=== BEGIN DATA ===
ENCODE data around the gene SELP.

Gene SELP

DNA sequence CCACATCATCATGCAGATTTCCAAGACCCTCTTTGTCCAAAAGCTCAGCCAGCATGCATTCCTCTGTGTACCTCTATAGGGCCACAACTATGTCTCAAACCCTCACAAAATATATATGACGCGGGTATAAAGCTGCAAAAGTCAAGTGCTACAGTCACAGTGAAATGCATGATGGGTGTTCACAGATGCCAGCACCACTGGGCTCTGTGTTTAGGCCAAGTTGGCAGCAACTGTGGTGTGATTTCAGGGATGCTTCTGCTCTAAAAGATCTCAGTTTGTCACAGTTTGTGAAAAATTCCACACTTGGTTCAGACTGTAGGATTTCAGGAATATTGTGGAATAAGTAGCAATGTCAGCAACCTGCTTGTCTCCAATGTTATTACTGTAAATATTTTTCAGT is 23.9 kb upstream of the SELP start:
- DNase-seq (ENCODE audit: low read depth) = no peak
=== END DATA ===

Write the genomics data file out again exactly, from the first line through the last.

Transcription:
ENCODE data around the gene SELP.

Gene SELP

DNA sequence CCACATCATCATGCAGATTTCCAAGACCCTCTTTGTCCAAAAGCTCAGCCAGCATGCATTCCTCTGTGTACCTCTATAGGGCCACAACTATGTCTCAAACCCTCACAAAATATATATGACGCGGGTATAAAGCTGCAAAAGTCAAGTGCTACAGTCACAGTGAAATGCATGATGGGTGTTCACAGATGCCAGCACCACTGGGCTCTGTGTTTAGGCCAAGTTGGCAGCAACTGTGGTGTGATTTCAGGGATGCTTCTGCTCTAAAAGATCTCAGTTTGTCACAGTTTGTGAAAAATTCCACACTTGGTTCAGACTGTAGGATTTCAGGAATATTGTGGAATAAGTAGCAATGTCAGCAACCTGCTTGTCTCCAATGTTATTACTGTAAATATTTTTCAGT is 23.9 kb upstream of the SELP start:
- DNase-seq (ENCODE audit: low read depth) = no peak